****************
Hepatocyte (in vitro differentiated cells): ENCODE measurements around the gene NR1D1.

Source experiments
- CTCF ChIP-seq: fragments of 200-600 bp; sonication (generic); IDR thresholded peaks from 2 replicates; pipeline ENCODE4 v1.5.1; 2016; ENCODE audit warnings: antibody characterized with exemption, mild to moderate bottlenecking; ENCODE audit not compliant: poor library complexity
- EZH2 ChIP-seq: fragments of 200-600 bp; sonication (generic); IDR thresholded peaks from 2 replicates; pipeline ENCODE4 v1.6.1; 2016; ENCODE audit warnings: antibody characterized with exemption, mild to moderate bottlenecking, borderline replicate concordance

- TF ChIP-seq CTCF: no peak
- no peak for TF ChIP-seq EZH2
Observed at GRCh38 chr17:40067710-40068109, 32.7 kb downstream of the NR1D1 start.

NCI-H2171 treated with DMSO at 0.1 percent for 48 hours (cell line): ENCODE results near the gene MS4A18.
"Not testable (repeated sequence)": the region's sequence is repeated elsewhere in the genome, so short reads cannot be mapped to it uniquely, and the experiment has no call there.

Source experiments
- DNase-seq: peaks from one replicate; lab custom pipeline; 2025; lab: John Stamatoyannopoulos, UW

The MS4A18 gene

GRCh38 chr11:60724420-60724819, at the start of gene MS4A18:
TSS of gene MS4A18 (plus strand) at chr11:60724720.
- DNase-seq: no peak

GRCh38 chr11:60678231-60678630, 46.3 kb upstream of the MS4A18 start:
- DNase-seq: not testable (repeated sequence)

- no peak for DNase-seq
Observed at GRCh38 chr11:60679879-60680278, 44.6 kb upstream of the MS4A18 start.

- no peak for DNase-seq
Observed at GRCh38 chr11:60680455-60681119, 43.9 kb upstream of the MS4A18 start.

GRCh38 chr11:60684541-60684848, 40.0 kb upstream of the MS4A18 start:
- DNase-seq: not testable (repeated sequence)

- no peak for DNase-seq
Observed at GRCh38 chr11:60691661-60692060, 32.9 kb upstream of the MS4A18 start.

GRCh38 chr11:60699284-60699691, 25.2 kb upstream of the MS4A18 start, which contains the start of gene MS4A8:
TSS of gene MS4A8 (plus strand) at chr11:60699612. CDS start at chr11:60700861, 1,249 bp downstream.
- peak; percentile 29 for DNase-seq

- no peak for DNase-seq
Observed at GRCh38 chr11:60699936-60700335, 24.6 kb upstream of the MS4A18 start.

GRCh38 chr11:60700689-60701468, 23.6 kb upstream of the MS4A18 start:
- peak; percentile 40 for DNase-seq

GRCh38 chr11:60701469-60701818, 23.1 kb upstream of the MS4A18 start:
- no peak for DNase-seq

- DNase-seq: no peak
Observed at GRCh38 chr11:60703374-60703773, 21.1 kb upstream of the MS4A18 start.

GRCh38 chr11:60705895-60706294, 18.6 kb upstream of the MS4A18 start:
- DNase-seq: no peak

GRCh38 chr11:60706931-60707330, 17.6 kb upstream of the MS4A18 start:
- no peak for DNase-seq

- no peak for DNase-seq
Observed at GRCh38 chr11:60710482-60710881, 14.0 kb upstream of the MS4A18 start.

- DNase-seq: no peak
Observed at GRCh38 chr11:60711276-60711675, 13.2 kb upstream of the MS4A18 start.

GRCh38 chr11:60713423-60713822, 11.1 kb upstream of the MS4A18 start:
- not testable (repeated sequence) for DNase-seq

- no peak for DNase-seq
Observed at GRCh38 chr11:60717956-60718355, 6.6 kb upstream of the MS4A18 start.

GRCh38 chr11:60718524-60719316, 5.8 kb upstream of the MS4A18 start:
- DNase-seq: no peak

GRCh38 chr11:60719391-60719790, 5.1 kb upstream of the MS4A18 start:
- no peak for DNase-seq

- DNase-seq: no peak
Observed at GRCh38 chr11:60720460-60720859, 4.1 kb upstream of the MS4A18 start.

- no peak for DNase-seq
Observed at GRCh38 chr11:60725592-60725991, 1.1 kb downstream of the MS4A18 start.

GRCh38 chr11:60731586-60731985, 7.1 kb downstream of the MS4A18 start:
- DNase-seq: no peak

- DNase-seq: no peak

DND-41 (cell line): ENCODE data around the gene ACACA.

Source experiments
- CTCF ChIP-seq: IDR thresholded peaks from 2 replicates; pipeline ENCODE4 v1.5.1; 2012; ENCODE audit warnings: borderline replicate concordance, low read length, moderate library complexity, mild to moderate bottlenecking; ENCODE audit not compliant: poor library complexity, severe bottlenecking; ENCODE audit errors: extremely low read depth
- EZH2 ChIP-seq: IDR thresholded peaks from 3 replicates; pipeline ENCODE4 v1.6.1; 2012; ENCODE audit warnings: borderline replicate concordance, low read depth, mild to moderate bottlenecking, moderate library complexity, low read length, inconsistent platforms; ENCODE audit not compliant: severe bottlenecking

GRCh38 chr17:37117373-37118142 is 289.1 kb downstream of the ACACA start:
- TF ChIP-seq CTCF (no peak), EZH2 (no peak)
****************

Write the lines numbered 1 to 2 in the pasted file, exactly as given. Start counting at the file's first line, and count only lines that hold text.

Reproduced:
Hepatocyte (in vitro differentiated cells): ENCODE measurements around the gene NR1D1.

Source experiments